Jenkins: Bicycle safety is the most important, and the other items feed into that. One person moved to Fort Collins because of the Bicycle-relate economic development and affordability
Miller: Has the BAC reviewed studies about automobile speeds and bicycle mortality?
DK: No, but that is a great suggestion. The Transportation Master Plan Update project is coming up, so those ideas can feed into that.
Miller: I saw some information on bicycle accident rates in the paper. I was interested in the percentage of injuries and deaths that occur in wrong way accidents versus same way accidents. It appears that the risk of an accident would be higher going the wrong way. There seem to be fewer fatalities in wrong way accidents. Have there been studies showing the actual risk? Has the City of Fort Collins looked outside itself for contest or mortality rates for the different types of projects? Statistical probability of dying in an accident is what I’m referring to.
DK: We haven’t had a great number of fatalities, fortunately.
Jenkins: We can take that back to the BAC.
Robert: We would welcome a more comprehensive perspective on bicycle safety.
Duvall: Are there rules or laws about bicycles being required to have lights/signals to be more visible?
DK: They are required to have front and rear lights and reflectors at night.
Duvall: Perhaps the rules and laws should be more strictly enforced. Drivers are frustrated by bicyclists who ignore the rules of the road.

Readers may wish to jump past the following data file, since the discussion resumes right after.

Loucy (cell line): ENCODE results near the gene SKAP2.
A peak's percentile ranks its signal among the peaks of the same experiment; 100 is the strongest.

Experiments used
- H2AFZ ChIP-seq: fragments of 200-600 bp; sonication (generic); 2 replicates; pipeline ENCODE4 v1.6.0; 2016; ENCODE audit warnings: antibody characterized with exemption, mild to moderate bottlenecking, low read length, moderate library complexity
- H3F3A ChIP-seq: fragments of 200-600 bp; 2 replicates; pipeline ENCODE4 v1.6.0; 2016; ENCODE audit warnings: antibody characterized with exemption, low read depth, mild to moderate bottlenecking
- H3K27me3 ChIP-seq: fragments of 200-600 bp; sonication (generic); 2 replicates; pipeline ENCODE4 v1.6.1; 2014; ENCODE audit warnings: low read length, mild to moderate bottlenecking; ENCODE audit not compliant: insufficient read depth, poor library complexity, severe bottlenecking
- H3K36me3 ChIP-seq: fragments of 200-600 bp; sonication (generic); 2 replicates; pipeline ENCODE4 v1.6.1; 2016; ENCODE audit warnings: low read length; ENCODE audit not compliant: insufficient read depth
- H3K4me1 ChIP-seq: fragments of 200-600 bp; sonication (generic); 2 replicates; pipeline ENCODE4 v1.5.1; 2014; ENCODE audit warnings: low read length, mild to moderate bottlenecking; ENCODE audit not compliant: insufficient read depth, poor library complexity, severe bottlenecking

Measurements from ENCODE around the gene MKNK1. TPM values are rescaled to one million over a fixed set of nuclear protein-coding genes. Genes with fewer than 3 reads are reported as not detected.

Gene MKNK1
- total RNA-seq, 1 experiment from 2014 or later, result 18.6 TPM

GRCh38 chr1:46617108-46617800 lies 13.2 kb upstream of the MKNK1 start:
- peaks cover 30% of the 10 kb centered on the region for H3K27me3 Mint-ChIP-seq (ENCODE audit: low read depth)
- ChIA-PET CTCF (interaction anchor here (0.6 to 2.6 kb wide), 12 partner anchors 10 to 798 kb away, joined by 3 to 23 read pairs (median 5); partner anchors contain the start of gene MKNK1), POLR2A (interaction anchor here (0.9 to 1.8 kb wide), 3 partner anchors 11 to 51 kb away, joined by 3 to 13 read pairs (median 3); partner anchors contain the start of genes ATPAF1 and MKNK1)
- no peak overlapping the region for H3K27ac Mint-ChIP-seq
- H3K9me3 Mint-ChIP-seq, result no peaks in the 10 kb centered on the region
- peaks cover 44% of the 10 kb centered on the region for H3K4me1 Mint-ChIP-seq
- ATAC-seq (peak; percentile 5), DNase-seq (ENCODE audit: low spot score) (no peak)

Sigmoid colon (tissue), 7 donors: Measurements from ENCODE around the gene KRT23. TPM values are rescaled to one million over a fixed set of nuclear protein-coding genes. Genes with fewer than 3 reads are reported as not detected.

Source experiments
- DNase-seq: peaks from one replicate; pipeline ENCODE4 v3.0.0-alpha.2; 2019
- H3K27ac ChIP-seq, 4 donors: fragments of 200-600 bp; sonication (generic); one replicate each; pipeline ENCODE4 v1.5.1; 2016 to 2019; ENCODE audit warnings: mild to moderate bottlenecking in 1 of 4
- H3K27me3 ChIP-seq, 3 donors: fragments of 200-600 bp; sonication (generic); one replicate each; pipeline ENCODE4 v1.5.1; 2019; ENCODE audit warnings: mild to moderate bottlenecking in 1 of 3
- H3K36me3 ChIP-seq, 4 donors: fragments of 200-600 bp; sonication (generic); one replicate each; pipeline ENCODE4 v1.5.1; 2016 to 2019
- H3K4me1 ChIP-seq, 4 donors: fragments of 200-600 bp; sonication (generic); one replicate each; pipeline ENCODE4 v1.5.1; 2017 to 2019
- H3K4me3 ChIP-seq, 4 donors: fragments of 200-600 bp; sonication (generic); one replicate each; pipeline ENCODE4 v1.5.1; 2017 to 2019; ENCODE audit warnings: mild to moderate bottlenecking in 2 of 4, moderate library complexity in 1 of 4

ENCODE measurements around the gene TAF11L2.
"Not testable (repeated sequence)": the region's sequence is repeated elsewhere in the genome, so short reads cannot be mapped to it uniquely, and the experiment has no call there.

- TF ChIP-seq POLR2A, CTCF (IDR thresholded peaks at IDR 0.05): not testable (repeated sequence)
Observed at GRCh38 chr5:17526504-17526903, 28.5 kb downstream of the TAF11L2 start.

DK: The mission is to get bicyclists to be seen, make eye contact, be safe.
Steen: Have you considered a bicycle license? We expect them to share the road and obey the traffic, but there is no licensing requirement.
DK: Traffic skills courses are being operated and educate new cyclists. We’d have to look at feasibility.
Miller: If you’re going to test and license you need to educate beginning in grade school. Today, as I was cycling south on Shields, a car turned in front of me. Had I not taken evasive action, I would have been injured or killed. The car made the error. In the case of a cyclist turning in front of the bus, the bus passengers could have been injured if the bus took evasive action.
Robert: 9th graders are now in high school and are subject to peer pressure discouraging bikes. Are we doing anything to encourage them to continue to use bikes?
DK: Yes, we’re actually getting more high school teachers asking us to come to the schools to teach bicycle safety.
Robert: The motor vehicle drivers test doesn’t have any questions on bicycles.
DK: The do now. It is one of the things that brought us up into recognition as a Bicycle Friendly State.

What is YOUR Bicycle Advisory Committee Doing?

In case you are wondering,the Bicycle Advisory Committee (BAC) published the following "draft" work plan in their October 2009 minutes. The work plan is for 2010.
If you would like to address comments to the BAC you may do so at BAC@FCGov.com.

You may also view minutes of past meetings by clicking on this link.

DRAFT - BICYCLE ADVISORY COMMITTEE WORK PLAN 2010
The Bicycle Advisory Committee (BAC) is a subcommittee of the Transportation Board.
It is composed of representatives of various city boards and commissions and community
organizations that have a stake in bicycling. The BAC reviews and provides
recommendations regarding bicycle capital improvements, bicycle policies, and Bicycle
Plan priorities. The overall goal of the BAC is to promote safe, efficient bicycling in Fort
Collins and the surrounding area.
After examining the Bicycle Plan and considering needs of the various interest groups
represented, the BAC has established the following goals:

1. Bicycle Safety – Work with City departments, bicycling advocacy groups, law
enforcement agencies and other interest groups in the community to promote bicycle